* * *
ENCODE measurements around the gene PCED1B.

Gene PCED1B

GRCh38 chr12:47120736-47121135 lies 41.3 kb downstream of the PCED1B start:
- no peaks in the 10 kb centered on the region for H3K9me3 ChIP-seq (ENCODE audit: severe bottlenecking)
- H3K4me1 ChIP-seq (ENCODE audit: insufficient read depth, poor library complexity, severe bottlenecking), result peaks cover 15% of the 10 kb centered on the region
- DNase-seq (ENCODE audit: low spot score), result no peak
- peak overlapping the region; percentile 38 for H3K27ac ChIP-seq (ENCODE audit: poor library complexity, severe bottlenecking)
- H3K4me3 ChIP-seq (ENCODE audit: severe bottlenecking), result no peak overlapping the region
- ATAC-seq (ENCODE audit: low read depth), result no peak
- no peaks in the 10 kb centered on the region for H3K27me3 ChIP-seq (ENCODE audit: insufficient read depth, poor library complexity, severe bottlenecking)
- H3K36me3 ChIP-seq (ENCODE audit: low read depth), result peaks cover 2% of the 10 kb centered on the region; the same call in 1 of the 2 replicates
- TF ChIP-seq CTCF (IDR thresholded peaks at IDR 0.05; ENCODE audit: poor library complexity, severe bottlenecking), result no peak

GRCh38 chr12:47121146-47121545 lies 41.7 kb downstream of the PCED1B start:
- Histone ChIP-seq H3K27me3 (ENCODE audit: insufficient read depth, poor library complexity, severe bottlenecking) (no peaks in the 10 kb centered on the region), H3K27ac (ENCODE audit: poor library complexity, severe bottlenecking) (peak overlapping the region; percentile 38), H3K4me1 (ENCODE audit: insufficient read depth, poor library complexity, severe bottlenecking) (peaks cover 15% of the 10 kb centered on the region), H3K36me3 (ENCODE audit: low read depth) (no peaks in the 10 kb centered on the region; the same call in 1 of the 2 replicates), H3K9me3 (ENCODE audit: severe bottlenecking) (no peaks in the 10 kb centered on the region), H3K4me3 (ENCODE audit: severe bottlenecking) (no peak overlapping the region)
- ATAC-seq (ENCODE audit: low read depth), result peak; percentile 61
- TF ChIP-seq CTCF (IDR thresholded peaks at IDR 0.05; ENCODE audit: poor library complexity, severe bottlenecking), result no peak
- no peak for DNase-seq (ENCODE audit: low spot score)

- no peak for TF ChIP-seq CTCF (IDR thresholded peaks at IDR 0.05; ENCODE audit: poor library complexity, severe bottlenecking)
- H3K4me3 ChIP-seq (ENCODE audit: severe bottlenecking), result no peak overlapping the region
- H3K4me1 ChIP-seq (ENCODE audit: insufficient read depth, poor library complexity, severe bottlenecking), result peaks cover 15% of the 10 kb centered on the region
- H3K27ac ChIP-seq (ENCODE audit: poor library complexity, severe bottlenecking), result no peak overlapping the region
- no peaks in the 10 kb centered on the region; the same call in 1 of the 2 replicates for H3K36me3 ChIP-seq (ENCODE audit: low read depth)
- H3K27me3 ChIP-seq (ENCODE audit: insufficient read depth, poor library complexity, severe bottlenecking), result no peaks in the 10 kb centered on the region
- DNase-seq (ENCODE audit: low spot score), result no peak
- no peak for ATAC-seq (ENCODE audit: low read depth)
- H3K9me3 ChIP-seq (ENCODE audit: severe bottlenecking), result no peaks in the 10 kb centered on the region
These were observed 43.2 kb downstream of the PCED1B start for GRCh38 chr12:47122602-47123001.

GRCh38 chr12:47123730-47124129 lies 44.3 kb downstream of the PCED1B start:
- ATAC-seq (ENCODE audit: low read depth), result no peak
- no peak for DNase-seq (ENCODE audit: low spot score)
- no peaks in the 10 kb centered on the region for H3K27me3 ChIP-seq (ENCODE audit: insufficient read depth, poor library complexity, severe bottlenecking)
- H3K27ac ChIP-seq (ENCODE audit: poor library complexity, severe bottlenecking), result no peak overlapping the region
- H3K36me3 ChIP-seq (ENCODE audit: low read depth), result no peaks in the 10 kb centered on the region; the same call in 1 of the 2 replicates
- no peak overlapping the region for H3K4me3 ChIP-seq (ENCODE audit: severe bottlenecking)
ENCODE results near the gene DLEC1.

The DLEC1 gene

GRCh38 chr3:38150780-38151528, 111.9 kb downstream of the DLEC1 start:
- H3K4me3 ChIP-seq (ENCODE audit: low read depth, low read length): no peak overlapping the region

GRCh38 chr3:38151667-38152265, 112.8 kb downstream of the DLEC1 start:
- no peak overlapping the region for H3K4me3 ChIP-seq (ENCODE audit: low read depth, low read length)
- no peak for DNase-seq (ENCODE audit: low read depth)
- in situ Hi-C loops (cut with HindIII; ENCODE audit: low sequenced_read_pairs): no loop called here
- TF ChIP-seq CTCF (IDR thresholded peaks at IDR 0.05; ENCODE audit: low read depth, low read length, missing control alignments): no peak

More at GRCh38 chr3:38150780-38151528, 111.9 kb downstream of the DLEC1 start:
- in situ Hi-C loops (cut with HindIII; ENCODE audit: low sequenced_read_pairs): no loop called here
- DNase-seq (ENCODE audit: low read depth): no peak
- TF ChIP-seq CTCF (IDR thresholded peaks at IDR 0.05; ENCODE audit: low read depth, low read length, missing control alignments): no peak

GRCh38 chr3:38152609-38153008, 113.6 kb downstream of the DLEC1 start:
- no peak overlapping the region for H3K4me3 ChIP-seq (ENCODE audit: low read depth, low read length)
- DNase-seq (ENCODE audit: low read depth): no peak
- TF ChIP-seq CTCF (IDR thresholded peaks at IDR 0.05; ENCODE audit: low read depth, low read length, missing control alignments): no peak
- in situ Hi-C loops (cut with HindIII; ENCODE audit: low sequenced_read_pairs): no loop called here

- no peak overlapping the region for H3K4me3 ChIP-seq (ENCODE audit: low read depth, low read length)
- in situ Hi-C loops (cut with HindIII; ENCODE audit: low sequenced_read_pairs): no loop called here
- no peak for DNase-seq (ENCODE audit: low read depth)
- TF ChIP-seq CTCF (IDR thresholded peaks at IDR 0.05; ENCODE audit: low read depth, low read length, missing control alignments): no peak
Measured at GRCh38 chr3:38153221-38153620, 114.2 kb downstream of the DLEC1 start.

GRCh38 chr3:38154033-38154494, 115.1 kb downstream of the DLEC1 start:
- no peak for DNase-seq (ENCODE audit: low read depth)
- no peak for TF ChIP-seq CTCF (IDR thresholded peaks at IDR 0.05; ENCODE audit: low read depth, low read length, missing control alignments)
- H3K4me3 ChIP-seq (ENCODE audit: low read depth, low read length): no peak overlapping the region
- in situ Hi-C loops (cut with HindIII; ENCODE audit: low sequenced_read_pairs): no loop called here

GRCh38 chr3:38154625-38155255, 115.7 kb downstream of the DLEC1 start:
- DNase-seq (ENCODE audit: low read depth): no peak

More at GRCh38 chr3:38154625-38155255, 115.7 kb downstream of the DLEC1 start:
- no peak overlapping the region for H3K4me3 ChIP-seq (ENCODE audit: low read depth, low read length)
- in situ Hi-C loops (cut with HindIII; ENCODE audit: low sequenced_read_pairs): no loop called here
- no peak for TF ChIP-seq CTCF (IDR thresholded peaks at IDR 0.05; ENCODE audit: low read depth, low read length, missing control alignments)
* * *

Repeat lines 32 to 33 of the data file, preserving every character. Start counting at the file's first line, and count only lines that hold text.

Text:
- H3K27ac ChIP-seq (ENCODE audit: poor library complexity, severe bottlenecking), result no peak overlapping the region
- H3K36me3 ChIP-seq (ENCODE audit: low read depth), result no peaks in the 10 kb centered on the region; the same call in 1 of the 2 replicates